Quickly Connect an Argon IoT Device to QuestDB
I’m back to Particle.io again. I saw that they were having a 30% off sale on the new Argon and some developer kits, so I had to jump on it, since I haven’t gotten any new Particle hardware in years. So, what follows is a complete guide to connecting one of these kits to QuestDB in order to store the data, and then building a dashboard on top of it with Grafana .
Rev'ing the Demo Hardware
If you’ve been reading me for any length of time at all, you’ll know that I build lots of little hardware projects. What better way to highlight the IoT capabilities of InfluxDB than to build hardware that writes data to it constantly! But some of my hardware demos have been getting old, and some of them have been getting abused, so I decided it was time to revamp them with some new hardware, I’m even going to make them fully wireless by adding LiPo batteries so they can go mobile during presentations and demos!
Building an InfluxDB IoT Edge Data Collection Device
I’ve been saying I was going to write this whole project up for some time now but it has been such a daunting task that I’ve been putting it off, starting and stopping, and generally not getting it done for a few months. Finally, I have it! This is both a hardware build and a software build, and there are a lot of moving parts, so be prepared! Overview I wanted to build a demonstration system that would show off the capabilities of using InfluxData — the entire TICK Stack — on the extreme edge of an IoT Architecture.
Building An IoT Gateway Device for local Alerting and Data Downsampling
There are all sorts of ways to architect your IoT Deployment, and what’s right for one enterprise will not necessarily be right for another. Depending on the size and complexity of your IoT project , there can be, of course, a lot of components. One of the more universal architectures is to deploy sensor hubs or gateway devices to collect data from a number of sensor nodes and then forward that data on to an upstream data collection system for the enterprise.
Getting Started with the Renesas IoT Fast Prototyping Kit
I’ve been meaning to get to this for a couple of weeks, and have been waylaid by a bunch of other things that kept popping up, but I’ve been working away with these, and thought I’d post at least an initial post about these kits. Renesas was kind enough to give me both theS3 IoT Fast Prototyping Kit and the S7 Starter Kit, both of which are really really nice boards for doing IoT prototyping.
InfluxDB on ARTIK-520 Redux
Last week I wrote a piece on installing and running the InfluxDB time series database, ingestion, dashboard and action packages on your ARTIK-520, but I need to update that post, and it’s a bit more than just a few edits. Influx Data supplies the Linux binaries as packages for most of the major distributions, but the ARM distribution is just as a binary, with no package installation scripts, etc. I thought I’d show you how (and why) I fixed that for my ARTIK-520.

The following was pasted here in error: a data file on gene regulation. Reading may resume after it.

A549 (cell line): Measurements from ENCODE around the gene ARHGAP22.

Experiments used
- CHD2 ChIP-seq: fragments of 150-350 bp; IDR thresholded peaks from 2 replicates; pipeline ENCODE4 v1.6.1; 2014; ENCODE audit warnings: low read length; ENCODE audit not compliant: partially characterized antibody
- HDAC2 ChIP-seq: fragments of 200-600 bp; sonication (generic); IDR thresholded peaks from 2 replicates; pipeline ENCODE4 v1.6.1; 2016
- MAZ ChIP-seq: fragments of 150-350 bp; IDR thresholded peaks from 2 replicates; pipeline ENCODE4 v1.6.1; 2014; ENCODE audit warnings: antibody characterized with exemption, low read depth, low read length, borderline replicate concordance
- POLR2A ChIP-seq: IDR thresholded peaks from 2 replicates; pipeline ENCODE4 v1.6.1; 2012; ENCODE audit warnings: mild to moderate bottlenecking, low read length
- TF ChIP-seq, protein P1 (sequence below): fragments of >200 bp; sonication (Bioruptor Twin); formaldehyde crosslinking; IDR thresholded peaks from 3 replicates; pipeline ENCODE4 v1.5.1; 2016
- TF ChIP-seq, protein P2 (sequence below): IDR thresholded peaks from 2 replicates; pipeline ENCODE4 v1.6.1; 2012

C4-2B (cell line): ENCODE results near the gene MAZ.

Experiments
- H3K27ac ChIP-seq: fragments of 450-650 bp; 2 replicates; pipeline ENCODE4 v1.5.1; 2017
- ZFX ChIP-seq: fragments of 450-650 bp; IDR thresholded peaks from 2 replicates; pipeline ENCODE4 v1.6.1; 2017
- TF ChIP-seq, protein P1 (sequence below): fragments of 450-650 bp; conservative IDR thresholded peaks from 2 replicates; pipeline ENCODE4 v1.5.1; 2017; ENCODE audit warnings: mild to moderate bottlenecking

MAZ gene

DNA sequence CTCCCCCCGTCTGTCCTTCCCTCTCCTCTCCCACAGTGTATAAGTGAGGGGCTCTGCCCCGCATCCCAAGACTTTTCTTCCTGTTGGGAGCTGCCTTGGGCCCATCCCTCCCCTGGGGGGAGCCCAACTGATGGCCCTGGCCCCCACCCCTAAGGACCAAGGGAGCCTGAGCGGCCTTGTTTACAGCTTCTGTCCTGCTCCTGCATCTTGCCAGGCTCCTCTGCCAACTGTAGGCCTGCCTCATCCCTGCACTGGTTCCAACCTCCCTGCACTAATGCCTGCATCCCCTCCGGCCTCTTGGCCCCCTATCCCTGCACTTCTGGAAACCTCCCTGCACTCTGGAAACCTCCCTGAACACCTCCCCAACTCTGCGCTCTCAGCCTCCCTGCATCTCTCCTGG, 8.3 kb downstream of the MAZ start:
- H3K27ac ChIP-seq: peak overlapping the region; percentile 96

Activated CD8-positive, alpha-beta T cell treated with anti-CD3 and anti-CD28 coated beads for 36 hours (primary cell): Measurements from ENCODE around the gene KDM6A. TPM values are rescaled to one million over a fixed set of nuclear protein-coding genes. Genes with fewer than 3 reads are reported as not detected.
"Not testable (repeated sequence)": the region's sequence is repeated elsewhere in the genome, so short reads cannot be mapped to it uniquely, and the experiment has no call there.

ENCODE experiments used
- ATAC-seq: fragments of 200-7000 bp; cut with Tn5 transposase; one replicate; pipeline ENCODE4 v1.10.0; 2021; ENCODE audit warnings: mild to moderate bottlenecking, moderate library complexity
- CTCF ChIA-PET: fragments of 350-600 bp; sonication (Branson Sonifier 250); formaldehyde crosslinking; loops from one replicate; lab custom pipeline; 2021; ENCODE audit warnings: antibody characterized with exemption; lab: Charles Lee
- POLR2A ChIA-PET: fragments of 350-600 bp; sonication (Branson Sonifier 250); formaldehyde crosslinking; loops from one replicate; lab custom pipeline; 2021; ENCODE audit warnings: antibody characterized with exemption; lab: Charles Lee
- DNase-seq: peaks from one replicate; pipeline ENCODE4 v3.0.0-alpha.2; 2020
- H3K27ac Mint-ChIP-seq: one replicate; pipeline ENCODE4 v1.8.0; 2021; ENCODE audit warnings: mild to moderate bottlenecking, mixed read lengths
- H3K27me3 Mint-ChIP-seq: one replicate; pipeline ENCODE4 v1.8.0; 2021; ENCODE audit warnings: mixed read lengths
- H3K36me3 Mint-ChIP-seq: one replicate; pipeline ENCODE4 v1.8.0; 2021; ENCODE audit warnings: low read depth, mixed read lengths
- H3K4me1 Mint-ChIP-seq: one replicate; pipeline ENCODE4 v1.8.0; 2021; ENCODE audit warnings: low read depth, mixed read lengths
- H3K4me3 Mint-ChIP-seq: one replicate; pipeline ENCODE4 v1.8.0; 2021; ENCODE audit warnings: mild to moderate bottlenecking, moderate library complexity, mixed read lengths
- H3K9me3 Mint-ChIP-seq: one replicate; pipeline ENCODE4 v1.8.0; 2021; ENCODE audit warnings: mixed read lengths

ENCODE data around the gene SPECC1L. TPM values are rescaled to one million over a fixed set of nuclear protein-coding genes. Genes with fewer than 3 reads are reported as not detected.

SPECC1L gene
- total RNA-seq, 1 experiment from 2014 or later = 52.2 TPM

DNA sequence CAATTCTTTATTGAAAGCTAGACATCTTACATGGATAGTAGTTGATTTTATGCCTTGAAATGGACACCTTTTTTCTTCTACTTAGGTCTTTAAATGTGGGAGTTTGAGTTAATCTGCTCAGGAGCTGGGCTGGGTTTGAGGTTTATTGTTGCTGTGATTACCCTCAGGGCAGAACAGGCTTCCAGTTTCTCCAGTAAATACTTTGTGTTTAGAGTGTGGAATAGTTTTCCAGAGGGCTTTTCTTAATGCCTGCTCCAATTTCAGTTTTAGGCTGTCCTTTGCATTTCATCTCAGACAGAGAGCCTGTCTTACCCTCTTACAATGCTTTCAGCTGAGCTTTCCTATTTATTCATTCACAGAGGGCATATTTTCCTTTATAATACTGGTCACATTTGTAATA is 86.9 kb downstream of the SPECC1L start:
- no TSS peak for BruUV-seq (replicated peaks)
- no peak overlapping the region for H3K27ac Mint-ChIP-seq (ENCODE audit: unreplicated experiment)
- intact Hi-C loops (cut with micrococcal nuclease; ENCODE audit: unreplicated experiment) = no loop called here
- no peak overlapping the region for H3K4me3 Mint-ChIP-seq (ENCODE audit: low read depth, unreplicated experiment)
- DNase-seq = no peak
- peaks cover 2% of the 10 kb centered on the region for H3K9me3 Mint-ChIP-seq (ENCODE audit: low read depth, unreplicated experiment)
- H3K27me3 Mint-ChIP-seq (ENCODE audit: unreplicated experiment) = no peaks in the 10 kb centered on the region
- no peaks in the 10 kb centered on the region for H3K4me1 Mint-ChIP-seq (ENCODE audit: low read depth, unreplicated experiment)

Running InfluxDB on an ARTIK-520
Let’s face it, the IoT is about data. I said it just a few weeks ago. It’s about collecting data. Lots of data. But it’s actually about a lot more than just collecting data. Simply collecting data doesn’t really get you anywhere if all you do is collect it. To be useful, IoT data has to be relevant, accurate, and actionable. That last part is the key, really. Actionable data. In order to make your data actionable, you have to be able to analyze it, in real time preferably.
Accessing your Raspberry Pi Zero W
If you’ve been lucky enough to get your hands on a Raspberry Pi Zero W, then you might enjoy this. If you’re still waiting for one, bookmark this. Unless you happen to have extra HDMI monitors, keyboards and mice lying around. I don’t, so configuring mine was a pain in the ass. I’ve solved that pain for you, so read on. First, of course, you’ll need to download and install the latest Raspian-OS.
OpenHAB Server on ARTIK-520
As I said earlier, when you have a hammer … So I decided to set up Yet Another IoT Gateway. This time I took a look at OpenHAB the “vendor and technology agnostic open source automation software for your home.” Why not, right? I’ve already set up a Droplit.io edge server, and an Eclipse Kura server, so why not give one more a try right? Right. So let’s dive in.
Intel Edison Update
I need to amend my previous post about the Intel Edison. It turns out it may not be the Edison module itself but rather the Intel Mini-Breakout Board that is at fault when t comes to at least the I2C failure. I still have to see about the SPI failures. Here’s why I have reached that conclusion: I ordered some of the Sparkfun Blocks for Intel Edison© and went back to fooling with them.
Intel Edison Big Hat, No Cattle
It was almost exactly a year ago that I bought my first Intel Edison development kit. I was all excited about the prospects of it, as you can see here. It’s a nice, small, powerful (if power-hungry) IoT board that held a lot of promise for development and prototyping. I wish I were still as excited about it. I’ve tried, a couple of times, to use it for some development project or another.
I should have posted this back in October, but a few things happened. So I’m posting it now. I saw a few articles on the Spark.io board a while back, and had been anxiously awaiting its release. Then I got really really busy, and forgot all about it. Then I got unbusy again, and lo and behold, it was now called particle.io, and they had a few different boards. The Photon and the Electron.